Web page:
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Martyn Iles stands tall

The man that many Australians see as the face of Christianity

“Stand tall!” would not be a bad slogan for the Australian Christian Lobby (ACL) – at least, while its Managing Director Martyn Iles runs it. That man is tall. Way tall. So tall that Bible Society’s executive producer, Richard, has to swap chairs in the studio when we settled Iles in to tape an interview. Eternity is surprised to learn he is only 6 foot 7 0r just over 2m.

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As Iles arrives, he spots a book in the library that lines the entrance to the Bible Society Australia office, where Eternity is based. “I have read that book” he says gesturing at Louis Berkhof’s “Systematic Theology”.

Berkhof’s tome is not part of our interview but it helps place Iles – it’s a conservative reformed theology book, for many years a pretty standard text for evangelicals. I read Berfkhof too, as a teenager sneaking a look at my sister’s Bible College texts.

“Over time, my eyes have been opened by God’s grace …” – Martyn Iles

He’s named Martyn Lloyd Iles, after the British preacher, Martyn Lloyd-Jones, long influential in the Reformed wing of the British evangelical movement during the 20th century.

So that’s why the ACL’s leader spells his name that way. He grew up in his parents’ open brethren church.

Martyn Lloyd-Jones still occupies three pages of the Koorong online store. His 14-volume commentary on the book of Romans weighs down bookshelves in lots of ministers’ studies. But Iles is not weighed down as he bounds in. He’s a youthful 30, and started at the ACL back in 2014.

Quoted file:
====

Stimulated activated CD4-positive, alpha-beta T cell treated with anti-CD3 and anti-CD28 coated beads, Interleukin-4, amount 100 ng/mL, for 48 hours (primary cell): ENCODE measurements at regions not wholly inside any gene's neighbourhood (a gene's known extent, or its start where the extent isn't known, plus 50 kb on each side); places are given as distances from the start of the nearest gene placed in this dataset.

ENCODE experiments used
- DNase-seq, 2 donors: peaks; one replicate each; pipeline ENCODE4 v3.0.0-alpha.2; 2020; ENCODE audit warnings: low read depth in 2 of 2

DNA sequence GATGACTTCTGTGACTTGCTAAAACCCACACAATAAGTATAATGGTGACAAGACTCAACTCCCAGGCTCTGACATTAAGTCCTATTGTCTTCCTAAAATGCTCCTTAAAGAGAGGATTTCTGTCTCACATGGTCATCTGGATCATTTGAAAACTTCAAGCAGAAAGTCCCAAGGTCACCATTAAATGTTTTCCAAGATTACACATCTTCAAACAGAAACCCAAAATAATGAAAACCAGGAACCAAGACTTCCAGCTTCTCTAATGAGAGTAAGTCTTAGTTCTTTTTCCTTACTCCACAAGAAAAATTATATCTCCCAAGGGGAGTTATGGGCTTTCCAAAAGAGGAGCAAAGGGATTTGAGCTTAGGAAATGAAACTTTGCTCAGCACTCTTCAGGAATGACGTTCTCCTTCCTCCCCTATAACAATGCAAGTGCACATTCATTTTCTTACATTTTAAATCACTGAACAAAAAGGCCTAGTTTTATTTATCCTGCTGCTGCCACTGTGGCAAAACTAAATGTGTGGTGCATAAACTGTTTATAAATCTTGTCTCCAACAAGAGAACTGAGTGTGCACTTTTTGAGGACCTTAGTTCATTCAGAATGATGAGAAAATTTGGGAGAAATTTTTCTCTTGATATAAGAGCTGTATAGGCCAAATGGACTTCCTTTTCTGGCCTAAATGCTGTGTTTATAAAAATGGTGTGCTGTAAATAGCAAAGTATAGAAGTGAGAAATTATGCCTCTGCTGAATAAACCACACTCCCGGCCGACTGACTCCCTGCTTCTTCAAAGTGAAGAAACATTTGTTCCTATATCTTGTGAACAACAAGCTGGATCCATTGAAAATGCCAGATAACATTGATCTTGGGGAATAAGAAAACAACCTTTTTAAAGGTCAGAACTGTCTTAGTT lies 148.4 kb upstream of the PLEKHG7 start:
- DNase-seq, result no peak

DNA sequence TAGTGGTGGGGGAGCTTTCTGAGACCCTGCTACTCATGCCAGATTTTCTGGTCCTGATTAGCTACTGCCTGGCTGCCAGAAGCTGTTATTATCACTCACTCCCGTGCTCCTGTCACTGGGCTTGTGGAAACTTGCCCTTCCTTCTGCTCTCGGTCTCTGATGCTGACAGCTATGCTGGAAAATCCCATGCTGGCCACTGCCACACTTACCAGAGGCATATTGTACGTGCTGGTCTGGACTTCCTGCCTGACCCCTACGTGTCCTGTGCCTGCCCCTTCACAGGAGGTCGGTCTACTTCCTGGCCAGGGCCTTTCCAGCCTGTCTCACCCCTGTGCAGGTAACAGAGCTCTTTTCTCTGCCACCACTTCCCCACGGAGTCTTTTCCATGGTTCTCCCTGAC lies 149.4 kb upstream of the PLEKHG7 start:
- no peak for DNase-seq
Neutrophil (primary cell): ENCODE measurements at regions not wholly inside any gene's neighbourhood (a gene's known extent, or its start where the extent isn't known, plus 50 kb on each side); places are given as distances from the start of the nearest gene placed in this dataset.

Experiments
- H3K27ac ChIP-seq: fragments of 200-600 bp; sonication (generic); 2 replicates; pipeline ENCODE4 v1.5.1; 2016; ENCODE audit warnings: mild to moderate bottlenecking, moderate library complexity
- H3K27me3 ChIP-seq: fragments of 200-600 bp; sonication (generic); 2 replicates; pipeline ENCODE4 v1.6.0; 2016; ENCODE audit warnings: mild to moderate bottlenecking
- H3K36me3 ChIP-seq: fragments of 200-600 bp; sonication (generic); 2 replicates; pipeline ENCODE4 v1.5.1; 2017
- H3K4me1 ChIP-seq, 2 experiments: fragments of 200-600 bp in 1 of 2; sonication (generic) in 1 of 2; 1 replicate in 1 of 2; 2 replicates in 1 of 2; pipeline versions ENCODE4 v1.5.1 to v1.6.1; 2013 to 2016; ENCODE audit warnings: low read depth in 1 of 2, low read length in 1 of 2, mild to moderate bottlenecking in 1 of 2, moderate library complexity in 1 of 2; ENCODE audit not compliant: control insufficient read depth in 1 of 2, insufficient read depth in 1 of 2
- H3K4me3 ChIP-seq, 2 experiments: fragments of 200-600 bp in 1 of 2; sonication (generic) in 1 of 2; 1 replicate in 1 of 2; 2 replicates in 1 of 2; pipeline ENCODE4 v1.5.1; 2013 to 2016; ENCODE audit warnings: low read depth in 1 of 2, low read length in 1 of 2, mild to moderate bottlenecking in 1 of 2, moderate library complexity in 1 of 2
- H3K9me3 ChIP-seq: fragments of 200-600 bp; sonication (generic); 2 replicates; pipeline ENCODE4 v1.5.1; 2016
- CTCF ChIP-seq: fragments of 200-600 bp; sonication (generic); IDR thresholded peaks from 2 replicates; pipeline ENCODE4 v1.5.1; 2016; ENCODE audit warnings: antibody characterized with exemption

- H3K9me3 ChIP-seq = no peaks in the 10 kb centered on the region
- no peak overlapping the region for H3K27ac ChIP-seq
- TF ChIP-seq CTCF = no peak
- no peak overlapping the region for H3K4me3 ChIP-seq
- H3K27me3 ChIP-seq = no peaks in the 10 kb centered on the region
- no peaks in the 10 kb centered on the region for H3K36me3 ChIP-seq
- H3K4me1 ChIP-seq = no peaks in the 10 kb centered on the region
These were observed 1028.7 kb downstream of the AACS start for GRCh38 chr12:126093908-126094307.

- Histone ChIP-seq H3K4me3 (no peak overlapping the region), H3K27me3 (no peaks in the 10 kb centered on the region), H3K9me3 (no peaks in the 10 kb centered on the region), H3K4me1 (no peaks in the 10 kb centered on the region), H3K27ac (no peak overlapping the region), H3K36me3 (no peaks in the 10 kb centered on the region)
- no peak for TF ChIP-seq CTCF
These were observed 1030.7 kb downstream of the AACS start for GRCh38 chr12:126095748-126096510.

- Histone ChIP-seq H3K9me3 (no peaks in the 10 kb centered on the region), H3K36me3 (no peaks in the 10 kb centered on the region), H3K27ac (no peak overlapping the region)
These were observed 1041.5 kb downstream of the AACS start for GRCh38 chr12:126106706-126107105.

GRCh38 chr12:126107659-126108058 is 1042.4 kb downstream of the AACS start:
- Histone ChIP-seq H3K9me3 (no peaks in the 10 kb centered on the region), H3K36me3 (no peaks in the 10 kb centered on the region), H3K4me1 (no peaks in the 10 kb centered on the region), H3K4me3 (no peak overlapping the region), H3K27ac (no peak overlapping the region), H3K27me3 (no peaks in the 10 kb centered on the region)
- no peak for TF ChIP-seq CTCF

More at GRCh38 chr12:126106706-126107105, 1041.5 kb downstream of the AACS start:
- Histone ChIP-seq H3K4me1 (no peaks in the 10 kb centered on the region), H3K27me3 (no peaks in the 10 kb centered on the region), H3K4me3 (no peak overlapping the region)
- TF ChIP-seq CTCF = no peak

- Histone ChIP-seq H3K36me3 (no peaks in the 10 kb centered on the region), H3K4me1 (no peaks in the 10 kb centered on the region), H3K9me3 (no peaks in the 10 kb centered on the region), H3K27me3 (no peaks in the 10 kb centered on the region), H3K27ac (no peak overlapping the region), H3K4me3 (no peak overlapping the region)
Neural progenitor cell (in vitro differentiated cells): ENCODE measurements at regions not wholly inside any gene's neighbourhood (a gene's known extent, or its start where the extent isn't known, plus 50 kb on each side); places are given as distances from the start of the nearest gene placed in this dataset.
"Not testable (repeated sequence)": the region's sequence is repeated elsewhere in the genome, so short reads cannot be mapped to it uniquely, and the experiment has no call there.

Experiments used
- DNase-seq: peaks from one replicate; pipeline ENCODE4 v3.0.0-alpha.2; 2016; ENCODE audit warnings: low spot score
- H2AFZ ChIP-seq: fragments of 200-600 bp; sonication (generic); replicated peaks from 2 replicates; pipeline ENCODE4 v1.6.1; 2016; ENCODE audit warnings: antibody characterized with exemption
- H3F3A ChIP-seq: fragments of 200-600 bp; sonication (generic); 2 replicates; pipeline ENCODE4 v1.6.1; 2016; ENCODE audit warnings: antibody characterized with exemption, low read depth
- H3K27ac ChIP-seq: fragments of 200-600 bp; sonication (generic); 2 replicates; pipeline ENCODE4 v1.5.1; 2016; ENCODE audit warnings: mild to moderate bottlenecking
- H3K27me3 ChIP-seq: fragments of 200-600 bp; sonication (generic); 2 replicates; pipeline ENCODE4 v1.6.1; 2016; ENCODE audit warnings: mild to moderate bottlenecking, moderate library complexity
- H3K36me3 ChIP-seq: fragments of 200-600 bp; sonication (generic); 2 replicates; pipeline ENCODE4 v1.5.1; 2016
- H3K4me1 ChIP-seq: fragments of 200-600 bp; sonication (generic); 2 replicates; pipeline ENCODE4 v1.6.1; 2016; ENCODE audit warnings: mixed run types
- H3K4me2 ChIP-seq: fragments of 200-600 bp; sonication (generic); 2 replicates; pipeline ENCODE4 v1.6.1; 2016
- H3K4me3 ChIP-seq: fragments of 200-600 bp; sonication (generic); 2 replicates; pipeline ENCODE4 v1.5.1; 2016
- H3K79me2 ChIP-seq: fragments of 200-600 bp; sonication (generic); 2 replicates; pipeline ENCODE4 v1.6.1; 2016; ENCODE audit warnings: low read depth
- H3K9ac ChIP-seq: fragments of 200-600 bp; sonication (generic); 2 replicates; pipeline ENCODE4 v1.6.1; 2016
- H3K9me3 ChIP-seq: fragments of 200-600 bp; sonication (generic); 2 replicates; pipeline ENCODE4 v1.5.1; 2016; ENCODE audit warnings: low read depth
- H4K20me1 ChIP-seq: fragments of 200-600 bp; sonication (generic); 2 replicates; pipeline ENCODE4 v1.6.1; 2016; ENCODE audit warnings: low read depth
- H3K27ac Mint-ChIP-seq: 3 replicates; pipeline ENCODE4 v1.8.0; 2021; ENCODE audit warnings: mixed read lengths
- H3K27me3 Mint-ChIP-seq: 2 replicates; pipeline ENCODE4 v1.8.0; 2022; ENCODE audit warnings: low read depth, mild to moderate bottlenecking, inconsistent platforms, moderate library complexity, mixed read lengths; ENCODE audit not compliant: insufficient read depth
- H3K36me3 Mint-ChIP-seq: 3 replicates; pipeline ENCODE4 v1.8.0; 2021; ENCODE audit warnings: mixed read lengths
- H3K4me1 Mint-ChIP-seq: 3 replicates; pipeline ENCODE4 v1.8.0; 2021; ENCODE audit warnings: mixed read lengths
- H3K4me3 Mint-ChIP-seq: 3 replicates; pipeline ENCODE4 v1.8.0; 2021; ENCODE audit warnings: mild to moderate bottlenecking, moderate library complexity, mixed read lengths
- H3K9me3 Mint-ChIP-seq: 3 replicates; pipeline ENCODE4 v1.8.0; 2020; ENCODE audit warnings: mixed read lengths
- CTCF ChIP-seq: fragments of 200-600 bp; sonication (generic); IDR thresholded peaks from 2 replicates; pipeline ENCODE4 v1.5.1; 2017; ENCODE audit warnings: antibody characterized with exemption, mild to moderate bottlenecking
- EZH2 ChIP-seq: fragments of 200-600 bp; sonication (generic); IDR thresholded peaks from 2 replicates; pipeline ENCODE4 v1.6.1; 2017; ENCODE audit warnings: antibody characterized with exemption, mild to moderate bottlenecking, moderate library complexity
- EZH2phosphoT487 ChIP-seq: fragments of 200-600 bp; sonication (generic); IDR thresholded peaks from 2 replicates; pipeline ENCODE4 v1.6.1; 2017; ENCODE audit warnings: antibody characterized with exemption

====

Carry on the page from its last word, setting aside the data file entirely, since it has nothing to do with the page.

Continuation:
“Nobody wakes up in the morning at any stage on their life and says ‘I want to be the Managing Director of ACL when I grow up.’ It wasn’t something that occurred to me.”

But clearly Iles believes it did occur to God. “Moving to Canberra was a most unusual step. But that was simply a response to the prayers that I prayed, and the Lord making it quite clear that the move to Canberra was what I was supposed to do for whatever reason.”

ACL’s first MD was Brigadier Jim Wallace, who had a big career in the Army. His successor, Lyle Shelton, had political experience in the National Party in Queensland. But you can think of Iles as being someone who came of age in the organisation he is now running.

During our lengthy conversation, Iles is coming across as a very conventional Christian. He goes to church in Canberra at an “FIEC Church – the Fellowship of Independent Evangelical Churches, who I hope won’t be too hurt if I call them ‘Sydney Anglicans without bishops’.”